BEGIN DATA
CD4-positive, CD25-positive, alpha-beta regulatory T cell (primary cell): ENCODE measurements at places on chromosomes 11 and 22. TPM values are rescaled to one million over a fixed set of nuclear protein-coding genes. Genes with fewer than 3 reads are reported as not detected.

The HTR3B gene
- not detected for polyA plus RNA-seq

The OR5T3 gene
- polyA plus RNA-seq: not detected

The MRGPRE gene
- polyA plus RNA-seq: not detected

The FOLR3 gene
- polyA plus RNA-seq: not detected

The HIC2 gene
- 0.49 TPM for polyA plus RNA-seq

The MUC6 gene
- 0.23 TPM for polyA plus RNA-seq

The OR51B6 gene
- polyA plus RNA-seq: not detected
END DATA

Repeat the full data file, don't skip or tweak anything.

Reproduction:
CD4-positive, CD25-positive, alpha-beta regulatory T cell (primary cell): ENCODE measurements at places on chromosomes 11 and 22. TPM values are rescaled to one million over a fixed set of nuclear protein-coding genes. Genes with fewer than 3 reads are reported as not detected.

The HTR3B gene
- not detected for polyA plus RNA-seq

The OR5T3 gene
- polyA plus RNA-seq: not detected

The MRGPRE gene
- polyA plus RNA-seq: not detected

The FOLR3 gene
- polyA plus RNA-seq: not detected

The HIC2 gene
- 0.49 TPM for polyA plus RNA-seq

The MUC6 gene
- 0.23 TPM for polyA plus RNA-seq

The OR51B6 gene
- polyA plus RNA-seq: not detected